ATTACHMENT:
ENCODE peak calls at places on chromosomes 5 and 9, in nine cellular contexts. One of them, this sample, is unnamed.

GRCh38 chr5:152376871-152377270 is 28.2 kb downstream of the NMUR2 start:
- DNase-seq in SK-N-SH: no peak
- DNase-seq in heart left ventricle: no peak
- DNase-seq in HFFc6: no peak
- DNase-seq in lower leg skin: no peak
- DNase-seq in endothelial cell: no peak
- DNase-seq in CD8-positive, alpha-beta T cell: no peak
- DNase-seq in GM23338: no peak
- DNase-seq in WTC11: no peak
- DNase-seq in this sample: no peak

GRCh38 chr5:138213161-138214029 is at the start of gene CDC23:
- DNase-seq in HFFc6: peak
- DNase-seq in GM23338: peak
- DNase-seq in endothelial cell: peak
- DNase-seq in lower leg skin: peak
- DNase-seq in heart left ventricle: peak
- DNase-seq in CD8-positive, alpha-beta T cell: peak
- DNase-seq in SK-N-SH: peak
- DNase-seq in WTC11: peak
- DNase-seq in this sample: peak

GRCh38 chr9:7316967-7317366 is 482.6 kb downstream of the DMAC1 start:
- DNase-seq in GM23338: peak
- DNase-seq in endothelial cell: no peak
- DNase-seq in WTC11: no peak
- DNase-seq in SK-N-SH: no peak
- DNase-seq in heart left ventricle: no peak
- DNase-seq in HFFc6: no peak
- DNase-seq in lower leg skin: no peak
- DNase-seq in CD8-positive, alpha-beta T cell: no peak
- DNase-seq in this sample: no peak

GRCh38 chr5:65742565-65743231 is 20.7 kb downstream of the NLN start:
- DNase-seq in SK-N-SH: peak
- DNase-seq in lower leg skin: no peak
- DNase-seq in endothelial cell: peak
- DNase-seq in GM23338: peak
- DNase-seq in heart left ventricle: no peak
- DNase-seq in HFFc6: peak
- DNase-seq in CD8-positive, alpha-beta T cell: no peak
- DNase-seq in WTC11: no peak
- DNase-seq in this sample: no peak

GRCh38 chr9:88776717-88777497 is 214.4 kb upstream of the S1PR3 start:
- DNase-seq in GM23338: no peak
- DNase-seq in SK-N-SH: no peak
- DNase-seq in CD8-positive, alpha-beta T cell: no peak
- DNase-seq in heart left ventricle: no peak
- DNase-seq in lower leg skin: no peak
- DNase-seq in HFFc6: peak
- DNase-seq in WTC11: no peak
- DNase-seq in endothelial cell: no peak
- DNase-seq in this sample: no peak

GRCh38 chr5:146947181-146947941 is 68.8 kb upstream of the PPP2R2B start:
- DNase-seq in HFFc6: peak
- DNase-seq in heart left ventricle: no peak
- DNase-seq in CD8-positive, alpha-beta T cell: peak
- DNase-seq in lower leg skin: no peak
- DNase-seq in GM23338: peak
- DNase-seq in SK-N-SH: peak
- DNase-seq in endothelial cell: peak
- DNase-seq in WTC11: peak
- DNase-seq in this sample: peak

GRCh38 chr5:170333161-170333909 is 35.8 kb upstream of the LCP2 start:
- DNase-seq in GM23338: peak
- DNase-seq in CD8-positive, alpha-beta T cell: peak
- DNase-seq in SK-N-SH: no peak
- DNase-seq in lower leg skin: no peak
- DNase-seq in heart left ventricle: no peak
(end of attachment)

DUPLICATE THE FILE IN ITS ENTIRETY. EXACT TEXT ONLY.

ENCODE peak calls at places on chromosomes 5 and 9, in nine cellular contexts. One of them, this sample, is unnamed.

GRCh38 chr5:152376871-152377270 is 28.2 kb downstream of the NMUR2 start:
- DNase-seq in SK-N-SH: no peak
- DNase-seq in heart left ventricle: no peak
- DNase-seq in HFFc6: no peak
- DNase-seq in lower leg skin: no peak
- DNase-seq in endothelial cell: no peak
- DNase-seq in CD8-positive, alpha-beta T cell: no peak
- DNase-seq in GM23338: no peak
- DNase-seq in WTC11: no peak
- DNase-seq in this sample: no peak

GRCh38 chr5:138213161-138214029 is at the start of gene CDC23:
- DNase-seq in HFFc6: peak
- DNase-seq in GM23338: peak
- DNase-seq in endothelial cell: peak
- DNase-seq in lower leg skin: peak
- DNase-seq in heart left ventricle: peak
- DNase-seq in CD8-positive, alpha-beta T cell: peak
- DNase-seq in SK-N-SH: peak
- DNase-seq in WTC11: peak
- DNase-seq in this sample: peak

GRCh38 chr9:7316967-7317366 is 482.6 kb downstream of the DMAC1 start:
- DNase-seq in GM23338: peak
- DNase-seq in endothelial cell: no peak
- DNase-seq in WTC11: no peak
- DNase-seq in SK-N-SH: no peak
- DNase-seq in heart left ventricle: no peak
- DNase-seq in HFFc6: no peak
- DNase-seq in lower leg skin: no peak
- DNase-seq in CD8-positive, alpha-beta T cell: no peak
- DNase-seq in this sample: no peak

GRCh38 chr5:65742565-65743231 is 20.7 kb downstream of the NLN start:
- DNase-seq in SK-N-SH: peak
- DNase-seq in lower leg skin: no peak
- DNase-seq in endothelial cell: peak
- DNase-seq in GM23338: peak
- DNase-seq in heart left ventricle: no peak
- DNase-seq in HFFc6: peak
- DNase-seq in CD8-positive, alpha-beta T cell: no peak
- DNase-seq in WTC11: no peak
- DNase-seq in this sample: no peak

GRCh38 chr9:88776717-88777497 is 214.4 kb upstream of the S1PR3 start:
- DNase-seq in GM23338: no peak
- DNase-seq in SK-N-SH: no peak
- DNase-seq in CD8-positive, alpha-beta T cell: no peak
- DNase-seq in heart left ventricle: no peak
- DNase-seq in lower leg skin: no peak
- DNase-seq in HFFc6: peak
- DNase-seq in WTC11: no peak
- DNase-seq in endothelial cell: no peak
- DNase-seq in this sample: no peak

GRCh38 chr5:146947181-146947941 is 68.8 kb upstream of the PPP2R2B start:
- DNase-seq in HFFc6: peak
- DNase-seq in heart left ventricle: no peak
- DNase-seq in CD8-positive, alpha-beta T cell: peak
- DNase-seq in lower leg skin: no peak
- DNase-seq in GM23338: peak
- DNase-seq in SK-N-SH: peak
- DNase-seq in endothelial cell: peak
- DNase-seq in WTC11: peak
- DNase-seq in this sample: peak

GRCh38 chr5:170333161-170333909 is 35.8 kb upstream of the LCP2 start:
- DNase-seq in GM23338: peak
- DNase-seq in CD8-positive, alpha-beta T cell: peak
- DNase-seq in SK-N-SH: no peak
- DNase-seq in lower leg skin: no peak
- DNase-seq in heart left ventricle: no peak